Connecticut Gov. Dan Malloy, Lt. Gov. Nancy Wyman and state Comptroller Kevin Lembo – a card carrying FOI advocate – have signed the Freedom of Information Pledge proffered by the non-profit advocacy group Connecticut Council on Freedom of Information. It took several weeks for Malloy to decide to sign on. Lembo asked immediately, “where do I sign?”
But too few have.
Only 24 of 187 state legislators (about 12 percent) have signed the pledge, initially issued last October during the election campaign and again last month. None of the top leaders of either house have signed, though some key veteran state senators and representatives have.
Deputy Speaker of the House Peggy Sayers, D-Windsor Locks, understands the history: “Gov. Grasso held this seat when she served as a state representative and it is only fitting that I support her legislation,” said Sayers in signing the FOI pledge.
It was Gov. Ella Grasso who proposed and signed Connecticut’s FOI law in 1975. It created a first-in-the-nation Freedom of Information Commission where citizens could put government secrecy on trial. Any cop, selectman, school board, or state agency – any public official except a judge in a courtroom (though judicial administrative records are subject to the FOI laws ) – could be ordered by the FOI Commission to disclose information a citizen was seeking – unless it fit into a few specific exemptions.
Back then, Democrat Ella Grasso convinced the entire legislature to pass the law, even every Republican, with the help of state Senate Majority Leader Lewis Rome, who said, “I think it is landmark legislation … and I hope that we would unanimously support the legislation as witness our good intentions and good faith in the idea that government belongs to the people.”
Today, so far four Republicans and 20 Democrats have affixed their signatures. And in the 40 years since the law was adopted, the exemptions have exploded. Piecemeal, more and more government records are being kept secret.
So CCFOI, which was founded 60 years ago and worked with Grasso on the original legislation, issued the pledge. It is modeled, in part, on the Connecticut Constitution, Article Third, Section 16: The debates of each house shall be public, except on such occasions as in the opinion of the house may require secrecy.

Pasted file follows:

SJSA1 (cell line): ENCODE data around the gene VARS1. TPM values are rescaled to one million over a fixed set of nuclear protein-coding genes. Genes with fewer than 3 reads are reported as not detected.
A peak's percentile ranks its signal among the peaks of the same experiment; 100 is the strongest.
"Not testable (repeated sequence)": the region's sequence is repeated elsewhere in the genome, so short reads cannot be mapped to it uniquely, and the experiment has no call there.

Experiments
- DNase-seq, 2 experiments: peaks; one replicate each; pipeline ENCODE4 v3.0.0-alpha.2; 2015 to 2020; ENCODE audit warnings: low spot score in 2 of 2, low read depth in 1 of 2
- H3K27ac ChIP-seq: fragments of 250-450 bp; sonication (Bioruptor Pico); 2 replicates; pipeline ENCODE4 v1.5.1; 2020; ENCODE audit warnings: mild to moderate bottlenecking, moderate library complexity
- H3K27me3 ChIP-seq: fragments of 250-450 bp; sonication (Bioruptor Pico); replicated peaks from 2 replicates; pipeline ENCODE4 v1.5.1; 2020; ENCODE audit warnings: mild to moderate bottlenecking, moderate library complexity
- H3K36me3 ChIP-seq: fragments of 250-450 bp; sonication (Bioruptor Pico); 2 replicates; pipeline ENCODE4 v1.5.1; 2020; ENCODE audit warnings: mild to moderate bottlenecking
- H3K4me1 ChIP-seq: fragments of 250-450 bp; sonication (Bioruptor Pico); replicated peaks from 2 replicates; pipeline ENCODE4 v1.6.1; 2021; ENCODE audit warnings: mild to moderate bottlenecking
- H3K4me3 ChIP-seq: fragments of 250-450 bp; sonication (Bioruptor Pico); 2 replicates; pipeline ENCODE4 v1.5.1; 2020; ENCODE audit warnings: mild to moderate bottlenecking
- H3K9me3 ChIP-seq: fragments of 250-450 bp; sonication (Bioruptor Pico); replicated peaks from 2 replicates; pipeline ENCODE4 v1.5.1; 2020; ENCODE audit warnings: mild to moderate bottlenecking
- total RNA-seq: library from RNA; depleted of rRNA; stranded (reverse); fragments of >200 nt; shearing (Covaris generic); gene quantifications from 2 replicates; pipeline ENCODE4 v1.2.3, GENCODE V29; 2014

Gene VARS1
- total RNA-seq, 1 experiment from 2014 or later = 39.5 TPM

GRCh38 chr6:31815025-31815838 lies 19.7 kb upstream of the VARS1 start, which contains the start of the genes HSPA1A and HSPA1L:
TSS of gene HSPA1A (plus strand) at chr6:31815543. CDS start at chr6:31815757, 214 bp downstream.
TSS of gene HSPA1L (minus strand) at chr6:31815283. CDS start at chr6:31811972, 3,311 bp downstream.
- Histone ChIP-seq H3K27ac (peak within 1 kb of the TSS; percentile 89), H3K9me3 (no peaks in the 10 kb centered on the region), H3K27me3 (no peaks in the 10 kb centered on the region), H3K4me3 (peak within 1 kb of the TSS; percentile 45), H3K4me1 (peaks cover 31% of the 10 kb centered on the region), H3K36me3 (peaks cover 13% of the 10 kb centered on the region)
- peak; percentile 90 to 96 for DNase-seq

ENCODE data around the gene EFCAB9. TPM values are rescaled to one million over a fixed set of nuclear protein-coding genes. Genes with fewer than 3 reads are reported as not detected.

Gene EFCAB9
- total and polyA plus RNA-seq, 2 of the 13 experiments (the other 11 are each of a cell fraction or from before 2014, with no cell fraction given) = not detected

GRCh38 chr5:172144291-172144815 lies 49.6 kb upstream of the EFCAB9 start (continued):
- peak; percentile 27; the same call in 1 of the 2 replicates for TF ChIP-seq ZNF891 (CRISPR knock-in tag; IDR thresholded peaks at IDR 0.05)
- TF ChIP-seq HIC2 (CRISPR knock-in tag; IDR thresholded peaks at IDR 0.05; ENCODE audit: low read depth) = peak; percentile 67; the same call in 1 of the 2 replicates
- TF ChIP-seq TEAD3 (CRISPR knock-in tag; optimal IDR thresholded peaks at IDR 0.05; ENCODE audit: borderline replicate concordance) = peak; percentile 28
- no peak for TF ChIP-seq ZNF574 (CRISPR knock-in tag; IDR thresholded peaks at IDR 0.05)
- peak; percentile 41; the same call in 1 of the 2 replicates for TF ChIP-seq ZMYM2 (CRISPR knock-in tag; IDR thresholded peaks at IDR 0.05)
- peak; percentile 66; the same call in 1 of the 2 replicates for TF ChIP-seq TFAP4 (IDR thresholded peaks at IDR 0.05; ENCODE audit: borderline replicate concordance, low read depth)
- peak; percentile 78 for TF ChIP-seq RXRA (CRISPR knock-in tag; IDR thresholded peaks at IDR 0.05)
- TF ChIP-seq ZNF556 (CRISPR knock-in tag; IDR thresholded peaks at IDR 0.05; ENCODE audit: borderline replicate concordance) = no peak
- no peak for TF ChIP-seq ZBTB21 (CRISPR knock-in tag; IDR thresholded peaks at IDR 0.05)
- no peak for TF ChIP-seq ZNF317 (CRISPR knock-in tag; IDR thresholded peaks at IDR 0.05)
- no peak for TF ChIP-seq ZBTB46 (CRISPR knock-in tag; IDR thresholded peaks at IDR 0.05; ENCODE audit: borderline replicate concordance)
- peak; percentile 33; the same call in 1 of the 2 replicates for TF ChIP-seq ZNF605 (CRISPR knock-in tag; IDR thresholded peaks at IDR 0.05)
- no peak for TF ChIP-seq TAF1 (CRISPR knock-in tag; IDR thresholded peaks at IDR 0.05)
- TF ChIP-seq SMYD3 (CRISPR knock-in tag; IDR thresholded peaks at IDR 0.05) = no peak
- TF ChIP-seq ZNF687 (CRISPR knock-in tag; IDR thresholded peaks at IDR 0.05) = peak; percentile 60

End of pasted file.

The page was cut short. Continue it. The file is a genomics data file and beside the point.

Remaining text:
And that is what the pledge asks – to keep debate open and to protect the FOI Commission: “I will support and protect Connecticut’s Freedom of Information Act, including the independence of the state’s unique Freedom of Information Commission, and oppose weakening it. If proposals are made to limit public access, I will, within my authority, assure such proposals are subjected to public processes, including public hearings, and will support such changes only when the public’s interest in non-access to records or proceedings clearly outweighs the public’s interest in access.”
Four years ago the medical records of Civil War soldiers at Connecticut Valley Hospital and the medical records of the state’s most infamous mass murderer – Amy Archer Gilligan, who poisoned her husband and without a doubt many others at her nursing home 100 years ago – were public – that is, until the state Department of Mental Health and Addiction Services learned that historical researchers were seeking the records. The department moved to shut down the information, never mind that it might shed light on post traumatic stress disorder, or the thinking of a mass murderer.
After failing to get a bill out of committee in the 2011 legislative session, DMHAS managed an essentially secret “Midnight Amendment” – inserted as the 37th section of a 98-section public health bill in 2012. The vast majority of legislators probably did not even know of its existence. No debate, no discussion in a maneuver that does not serve the public good.
Legislators pledging to require debate could blunt these tactics.
Some have said they simply don’t sign pledges, but mostly the FOI Pledge has been met by silence. To be sure, state legislators from important cities – Danbury, East Hartford, Manchester, Middletown, New Haven, Norwalk, Torrington and Waterbury – have signed. It’s also heartening to see so many of the people’s elected representatives stand up for the people’s right to know from smaller towns all over the state – from Chester and Haddam to Stratford to Canton and Barkhamsted to Mansfield and Willington to Southington to Windsor.
Now we need more.
James H. Smith is president of the Connecticut Council on Freedom of Information.
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